Without doubt the most popular of Wellington's Generals among both officers and enlisted men, Rowland Hill was born on the 11th August 1772, the second son of a Shropshire gentleman. He joined the Army in 1790 and like many officers of the time transferred between regiments to gain promotion although he did spend 2 years at a military school in Strasbourg. His abilities quickly got him noticed and he became Lieutenant-colonel of the 90th Regt in 1794 which he commanded in Egypt in 1801. He was also present during the first British victories in the Peninsular and was to return to fight in the Peninsular War. Wellington regarded him as highly dependable and trustworthy and this is shown by the commands Wellington gave him including watching his flank while he besieged Badajoz. In 1812 Hill was promoted to Lieutenant-general and gained entry to the Order of the Bath. Again Hill's corps protected Wellingtons flank while he besieged Badajoz for the final time. When the Salamanca campaign began he was protecting the armies rear against any attack by Soult. These vital roles of protecting the Army while other Generals may have sought glory shows the high degree of trust Wellington had in the intelligent and thoughtful Hill. Hill commanded a corps through the campaigns of 1813-14 fighting at Vittoria (1813). Daddy Hill gained his nickname due to his charitable nature be it with friend or foe, enlisted or officer. After the Peninsular War he fought at Waterloo commanding the 2nd and 4th Divisions and leading the counter attack against the Imperial Guard in the closing stages, having his horse shot form under him for his trouble. After Waterloo he served with the Army of occupation until 1818 when he retired. When Wellington became Prime Minister in 1828 he became Commander-in-chief of the army and was to continue in this role for 14 years until he died in 1842.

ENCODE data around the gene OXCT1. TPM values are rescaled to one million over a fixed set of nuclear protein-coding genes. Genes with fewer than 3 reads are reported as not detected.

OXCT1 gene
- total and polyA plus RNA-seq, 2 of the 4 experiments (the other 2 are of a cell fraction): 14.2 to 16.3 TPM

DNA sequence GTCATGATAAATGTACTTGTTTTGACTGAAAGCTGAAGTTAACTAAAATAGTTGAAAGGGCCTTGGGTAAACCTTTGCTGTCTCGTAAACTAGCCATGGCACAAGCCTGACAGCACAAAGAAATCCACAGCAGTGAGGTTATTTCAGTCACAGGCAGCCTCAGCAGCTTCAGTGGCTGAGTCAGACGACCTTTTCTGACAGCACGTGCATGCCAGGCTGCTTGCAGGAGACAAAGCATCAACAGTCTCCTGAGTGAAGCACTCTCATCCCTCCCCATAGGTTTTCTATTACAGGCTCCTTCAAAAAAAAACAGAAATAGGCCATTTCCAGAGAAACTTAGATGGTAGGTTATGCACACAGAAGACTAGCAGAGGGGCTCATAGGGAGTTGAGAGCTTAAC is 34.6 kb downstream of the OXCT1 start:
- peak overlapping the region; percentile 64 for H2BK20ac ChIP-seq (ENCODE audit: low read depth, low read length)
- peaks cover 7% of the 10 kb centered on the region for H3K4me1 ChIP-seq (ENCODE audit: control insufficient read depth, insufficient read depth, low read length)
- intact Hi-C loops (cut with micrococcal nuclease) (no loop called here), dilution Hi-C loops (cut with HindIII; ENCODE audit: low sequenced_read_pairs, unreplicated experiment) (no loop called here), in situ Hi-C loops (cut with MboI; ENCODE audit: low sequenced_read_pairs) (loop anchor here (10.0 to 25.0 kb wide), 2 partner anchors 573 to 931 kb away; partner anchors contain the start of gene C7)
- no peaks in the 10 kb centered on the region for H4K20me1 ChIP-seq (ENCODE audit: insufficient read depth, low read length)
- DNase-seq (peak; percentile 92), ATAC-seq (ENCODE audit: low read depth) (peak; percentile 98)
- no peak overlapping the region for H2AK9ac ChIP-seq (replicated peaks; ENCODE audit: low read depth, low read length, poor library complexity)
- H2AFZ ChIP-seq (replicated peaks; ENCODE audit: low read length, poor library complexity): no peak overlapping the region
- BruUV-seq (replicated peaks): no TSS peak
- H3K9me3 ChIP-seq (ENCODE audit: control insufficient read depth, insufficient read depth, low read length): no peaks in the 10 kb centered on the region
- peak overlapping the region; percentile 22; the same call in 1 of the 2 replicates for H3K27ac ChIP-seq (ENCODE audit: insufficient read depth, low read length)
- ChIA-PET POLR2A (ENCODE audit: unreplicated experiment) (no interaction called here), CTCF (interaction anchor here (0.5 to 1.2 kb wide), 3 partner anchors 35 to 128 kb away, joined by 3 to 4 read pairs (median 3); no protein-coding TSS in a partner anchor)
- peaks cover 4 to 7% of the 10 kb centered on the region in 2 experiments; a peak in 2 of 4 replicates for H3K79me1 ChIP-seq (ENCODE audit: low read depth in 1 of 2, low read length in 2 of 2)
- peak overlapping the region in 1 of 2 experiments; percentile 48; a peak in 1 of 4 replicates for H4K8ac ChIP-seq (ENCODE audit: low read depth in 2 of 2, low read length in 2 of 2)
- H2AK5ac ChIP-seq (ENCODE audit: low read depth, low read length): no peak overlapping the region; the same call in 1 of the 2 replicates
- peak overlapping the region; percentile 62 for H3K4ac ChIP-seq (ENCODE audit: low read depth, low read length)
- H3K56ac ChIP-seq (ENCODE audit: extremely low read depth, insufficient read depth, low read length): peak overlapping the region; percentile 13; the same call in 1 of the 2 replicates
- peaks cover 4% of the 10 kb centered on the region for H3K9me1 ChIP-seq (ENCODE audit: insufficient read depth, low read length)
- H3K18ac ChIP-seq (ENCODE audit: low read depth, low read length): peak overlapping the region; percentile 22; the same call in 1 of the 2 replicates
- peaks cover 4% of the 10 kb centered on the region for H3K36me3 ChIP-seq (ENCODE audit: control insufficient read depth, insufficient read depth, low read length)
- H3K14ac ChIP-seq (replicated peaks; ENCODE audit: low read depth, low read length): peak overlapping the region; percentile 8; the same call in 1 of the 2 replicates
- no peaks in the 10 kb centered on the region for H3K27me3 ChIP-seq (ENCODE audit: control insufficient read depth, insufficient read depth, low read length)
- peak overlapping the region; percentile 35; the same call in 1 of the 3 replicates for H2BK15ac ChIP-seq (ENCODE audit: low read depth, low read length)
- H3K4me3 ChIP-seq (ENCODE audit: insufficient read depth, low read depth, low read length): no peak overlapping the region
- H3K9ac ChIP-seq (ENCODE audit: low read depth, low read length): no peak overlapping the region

Glover, Michael. The Peninsular War 1807-1814. London: Penguin Books, 2001. ISBN 0-141-39041-7 Oman, Charles. Wellington's Army, 1809-1814. London: Greenhill, (1913) 1993. ISBN 0-947898-41-7